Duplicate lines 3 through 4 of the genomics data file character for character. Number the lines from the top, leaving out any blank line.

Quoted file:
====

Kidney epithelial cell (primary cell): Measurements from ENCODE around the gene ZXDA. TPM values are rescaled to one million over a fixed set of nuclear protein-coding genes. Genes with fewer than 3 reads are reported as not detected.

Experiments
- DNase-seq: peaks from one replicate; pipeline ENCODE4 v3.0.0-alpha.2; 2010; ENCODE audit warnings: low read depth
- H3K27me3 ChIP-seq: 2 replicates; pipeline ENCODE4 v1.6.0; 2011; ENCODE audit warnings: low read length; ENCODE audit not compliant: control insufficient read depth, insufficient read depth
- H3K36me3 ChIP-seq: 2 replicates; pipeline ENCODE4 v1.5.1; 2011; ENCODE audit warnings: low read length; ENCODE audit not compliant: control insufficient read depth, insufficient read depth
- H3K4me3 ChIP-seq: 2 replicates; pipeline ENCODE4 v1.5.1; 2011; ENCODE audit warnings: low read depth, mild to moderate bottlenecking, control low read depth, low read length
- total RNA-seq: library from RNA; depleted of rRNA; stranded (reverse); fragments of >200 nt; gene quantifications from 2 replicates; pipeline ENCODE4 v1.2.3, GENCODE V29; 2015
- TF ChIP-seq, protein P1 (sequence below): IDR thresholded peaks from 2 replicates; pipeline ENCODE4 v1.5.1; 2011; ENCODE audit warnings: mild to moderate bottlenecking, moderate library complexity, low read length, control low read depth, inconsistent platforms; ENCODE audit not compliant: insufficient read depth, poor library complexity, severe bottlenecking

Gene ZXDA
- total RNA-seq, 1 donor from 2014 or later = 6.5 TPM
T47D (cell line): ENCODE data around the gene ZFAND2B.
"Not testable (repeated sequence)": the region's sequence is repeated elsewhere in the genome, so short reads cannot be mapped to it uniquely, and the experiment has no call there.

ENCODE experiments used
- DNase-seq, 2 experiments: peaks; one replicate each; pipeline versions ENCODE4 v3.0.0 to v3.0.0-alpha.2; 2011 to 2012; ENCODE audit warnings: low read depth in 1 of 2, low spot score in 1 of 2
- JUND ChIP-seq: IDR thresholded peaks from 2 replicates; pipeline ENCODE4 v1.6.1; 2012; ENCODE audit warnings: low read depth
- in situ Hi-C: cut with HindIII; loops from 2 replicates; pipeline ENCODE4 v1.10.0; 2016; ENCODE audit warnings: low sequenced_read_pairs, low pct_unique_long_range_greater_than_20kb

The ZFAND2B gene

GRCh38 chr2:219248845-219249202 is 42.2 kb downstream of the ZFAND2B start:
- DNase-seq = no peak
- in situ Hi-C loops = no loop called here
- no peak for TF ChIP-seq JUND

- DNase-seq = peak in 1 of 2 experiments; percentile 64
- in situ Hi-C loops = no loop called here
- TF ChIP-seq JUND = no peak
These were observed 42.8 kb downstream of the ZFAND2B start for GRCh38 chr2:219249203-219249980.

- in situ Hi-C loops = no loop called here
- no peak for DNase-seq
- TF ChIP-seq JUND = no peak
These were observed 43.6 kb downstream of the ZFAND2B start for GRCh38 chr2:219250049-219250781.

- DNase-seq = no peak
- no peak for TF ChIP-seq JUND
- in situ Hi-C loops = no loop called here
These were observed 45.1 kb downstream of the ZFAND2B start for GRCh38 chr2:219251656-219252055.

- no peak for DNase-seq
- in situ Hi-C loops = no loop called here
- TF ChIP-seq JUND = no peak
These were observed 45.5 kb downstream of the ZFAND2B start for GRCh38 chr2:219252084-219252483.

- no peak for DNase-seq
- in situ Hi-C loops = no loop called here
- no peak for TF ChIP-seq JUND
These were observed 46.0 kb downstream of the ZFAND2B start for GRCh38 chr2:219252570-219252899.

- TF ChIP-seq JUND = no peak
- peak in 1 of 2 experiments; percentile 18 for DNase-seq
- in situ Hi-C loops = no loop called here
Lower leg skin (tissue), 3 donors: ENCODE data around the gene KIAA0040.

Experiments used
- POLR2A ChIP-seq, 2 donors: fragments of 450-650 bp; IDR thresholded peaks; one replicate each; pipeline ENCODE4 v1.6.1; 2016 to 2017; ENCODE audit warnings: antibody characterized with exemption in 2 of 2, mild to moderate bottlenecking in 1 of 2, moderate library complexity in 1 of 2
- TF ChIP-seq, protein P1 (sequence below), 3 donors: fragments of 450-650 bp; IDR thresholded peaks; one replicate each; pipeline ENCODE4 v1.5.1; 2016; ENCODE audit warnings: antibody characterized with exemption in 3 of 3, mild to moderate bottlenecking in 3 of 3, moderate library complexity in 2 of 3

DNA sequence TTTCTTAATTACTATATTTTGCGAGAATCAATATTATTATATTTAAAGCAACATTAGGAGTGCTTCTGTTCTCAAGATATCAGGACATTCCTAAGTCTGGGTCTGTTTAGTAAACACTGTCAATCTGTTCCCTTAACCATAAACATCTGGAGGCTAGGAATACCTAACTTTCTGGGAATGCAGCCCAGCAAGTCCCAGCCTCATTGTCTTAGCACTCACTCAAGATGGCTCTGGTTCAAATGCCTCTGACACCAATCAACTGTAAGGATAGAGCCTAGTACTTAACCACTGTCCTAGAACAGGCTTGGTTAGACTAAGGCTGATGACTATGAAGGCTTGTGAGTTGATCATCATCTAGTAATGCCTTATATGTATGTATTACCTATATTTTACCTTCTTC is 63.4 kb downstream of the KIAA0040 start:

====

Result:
- DNase-seq: peaks from one replicate; pipeline ENCODE4 v3.0.0-alpha.2; 2010; ENCODE audit warnings: low read depth
- H3K27me3 ChIP-seq: 2 replicates; pipeline ENCODE4 v1.6.0; 2011; ENCODE audit warnings: low read length; ENCODE audit not compliant: control insufficient read depth, insufficient read depth